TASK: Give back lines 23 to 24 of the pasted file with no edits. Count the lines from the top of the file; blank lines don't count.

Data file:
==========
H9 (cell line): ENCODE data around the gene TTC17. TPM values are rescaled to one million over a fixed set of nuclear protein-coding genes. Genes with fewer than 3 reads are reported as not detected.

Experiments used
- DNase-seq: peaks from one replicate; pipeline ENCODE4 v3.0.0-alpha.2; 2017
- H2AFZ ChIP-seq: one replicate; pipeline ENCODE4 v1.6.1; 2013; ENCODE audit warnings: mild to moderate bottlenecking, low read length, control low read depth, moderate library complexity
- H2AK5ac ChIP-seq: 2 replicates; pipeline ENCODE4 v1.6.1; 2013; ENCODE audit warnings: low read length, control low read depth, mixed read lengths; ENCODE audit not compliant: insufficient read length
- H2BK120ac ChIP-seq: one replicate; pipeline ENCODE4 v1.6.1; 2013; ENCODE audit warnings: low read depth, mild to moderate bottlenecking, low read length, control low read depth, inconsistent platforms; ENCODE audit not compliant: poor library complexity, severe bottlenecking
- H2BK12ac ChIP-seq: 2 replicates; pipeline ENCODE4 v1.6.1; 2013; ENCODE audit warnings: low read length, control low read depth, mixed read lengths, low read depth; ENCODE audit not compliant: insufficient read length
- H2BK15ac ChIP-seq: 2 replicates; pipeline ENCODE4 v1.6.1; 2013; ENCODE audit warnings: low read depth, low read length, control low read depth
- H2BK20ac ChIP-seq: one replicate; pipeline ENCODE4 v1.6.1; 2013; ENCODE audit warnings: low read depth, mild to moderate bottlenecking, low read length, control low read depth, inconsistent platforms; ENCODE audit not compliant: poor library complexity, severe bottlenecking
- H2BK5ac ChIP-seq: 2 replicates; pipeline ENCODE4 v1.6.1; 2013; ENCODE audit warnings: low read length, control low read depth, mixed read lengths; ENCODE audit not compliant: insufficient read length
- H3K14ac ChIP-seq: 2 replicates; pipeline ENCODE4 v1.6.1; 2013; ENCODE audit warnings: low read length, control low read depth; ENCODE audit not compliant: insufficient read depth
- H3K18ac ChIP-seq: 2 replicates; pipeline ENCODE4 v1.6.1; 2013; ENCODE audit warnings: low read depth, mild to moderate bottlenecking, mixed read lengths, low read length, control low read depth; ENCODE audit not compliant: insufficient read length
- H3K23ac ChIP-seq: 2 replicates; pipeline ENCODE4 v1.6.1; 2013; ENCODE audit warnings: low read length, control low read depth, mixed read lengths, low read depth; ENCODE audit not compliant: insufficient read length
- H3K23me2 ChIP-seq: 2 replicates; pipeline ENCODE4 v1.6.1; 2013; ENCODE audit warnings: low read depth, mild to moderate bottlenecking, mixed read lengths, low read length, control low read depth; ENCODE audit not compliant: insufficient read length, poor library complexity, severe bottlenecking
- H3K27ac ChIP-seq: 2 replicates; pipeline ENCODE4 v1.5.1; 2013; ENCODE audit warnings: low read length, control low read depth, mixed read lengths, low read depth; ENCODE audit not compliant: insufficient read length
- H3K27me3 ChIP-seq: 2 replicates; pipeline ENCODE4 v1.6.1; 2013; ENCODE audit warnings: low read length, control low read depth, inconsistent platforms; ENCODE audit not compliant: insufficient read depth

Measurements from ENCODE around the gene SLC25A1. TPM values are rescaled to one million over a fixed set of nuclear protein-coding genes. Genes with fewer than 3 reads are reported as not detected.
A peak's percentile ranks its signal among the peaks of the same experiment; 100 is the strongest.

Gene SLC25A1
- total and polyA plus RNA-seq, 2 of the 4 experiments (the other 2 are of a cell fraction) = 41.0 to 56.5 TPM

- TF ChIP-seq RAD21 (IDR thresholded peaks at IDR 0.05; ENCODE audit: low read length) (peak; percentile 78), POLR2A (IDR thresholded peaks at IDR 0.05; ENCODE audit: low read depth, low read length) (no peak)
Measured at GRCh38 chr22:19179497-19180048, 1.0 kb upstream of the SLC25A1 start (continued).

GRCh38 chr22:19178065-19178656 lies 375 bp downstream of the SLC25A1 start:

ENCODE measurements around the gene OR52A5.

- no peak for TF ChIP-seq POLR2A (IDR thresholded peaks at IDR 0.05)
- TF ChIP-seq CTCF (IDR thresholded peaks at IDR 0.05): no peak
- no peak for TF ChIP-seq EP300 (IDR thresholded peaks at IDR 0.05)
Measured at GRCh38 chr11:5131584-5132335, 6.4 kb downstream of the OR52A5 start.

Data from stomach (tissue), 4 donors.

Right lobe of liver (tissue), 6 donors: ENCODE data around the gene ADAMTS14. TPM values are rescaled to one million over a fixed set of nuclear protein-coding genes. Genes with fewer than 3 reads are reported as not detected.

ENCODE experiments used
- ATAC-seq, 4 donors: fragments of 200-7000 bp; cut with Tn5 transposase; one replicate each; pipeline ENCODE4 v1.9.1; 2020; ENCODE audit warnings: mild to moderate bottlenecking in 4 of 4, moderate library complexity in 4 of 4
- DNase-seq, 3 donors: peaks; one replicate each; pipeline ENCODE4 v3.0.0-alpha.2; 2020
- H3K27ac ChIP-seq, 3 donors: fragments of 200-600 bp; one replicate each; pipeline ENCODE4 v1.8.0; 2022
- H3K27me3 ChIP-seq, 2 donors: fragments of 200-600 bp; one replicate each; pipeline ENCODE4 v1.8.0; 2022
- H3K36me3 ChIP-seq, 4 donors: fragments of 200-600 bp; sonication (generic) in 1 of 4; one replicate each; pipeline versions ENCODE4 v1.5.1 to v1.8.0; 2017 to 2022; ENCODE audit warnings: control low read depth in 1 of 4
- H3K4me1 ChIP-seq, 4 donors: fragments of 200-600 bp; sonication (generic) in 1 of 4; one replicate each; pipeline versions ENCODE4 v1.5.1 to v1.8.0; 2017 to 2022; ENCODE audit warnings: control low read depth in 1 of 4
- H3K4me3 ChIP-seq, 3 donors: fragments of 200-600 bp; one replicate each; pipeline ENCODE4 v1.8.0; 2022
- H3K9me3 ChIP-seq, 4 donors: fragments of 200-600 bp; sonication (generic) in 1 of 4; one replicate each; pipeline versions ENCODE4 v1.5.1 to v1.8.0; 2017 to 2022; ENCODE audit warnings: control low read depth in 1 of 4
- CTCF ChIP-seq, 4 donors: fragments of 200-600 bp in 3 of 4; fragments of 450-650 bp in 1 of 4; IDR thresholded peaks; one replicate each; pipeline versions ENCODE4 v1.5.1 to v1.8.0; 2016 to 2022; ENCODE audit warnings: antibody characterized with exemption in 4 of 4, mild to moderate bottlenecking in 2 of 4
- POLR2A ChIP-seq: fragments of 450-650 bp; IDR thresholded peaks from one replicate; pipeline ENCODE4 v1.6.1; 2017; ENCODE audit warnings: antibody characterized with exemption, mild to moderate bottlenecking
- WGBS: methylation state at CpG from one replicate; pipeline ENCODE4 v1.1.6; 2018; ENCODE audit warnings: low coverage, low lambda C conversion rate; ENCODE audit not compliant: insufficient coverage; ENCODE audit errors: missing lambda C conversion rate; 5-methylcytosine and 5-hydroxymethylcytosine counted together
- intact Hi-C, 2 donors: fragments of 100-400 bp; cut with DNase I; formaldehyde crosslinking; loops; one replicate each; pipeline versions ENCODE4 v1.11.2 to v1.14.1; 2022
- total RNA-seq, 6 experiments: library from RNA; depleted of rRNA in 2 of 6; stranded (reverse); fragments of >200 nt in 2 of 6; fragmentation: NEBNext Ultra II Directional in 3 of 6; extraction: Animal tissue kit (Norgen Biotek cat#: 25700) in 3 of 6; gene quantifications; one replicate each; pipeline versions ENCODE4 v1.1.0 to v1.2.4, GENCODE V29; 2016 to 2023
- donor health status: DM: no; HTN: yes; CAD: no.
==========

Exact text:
GRCh38 chr22:19178065-19178656 lies 375 bp downstream of the SLC25A1 start:

ENCODE measurements around the gene OR52A5.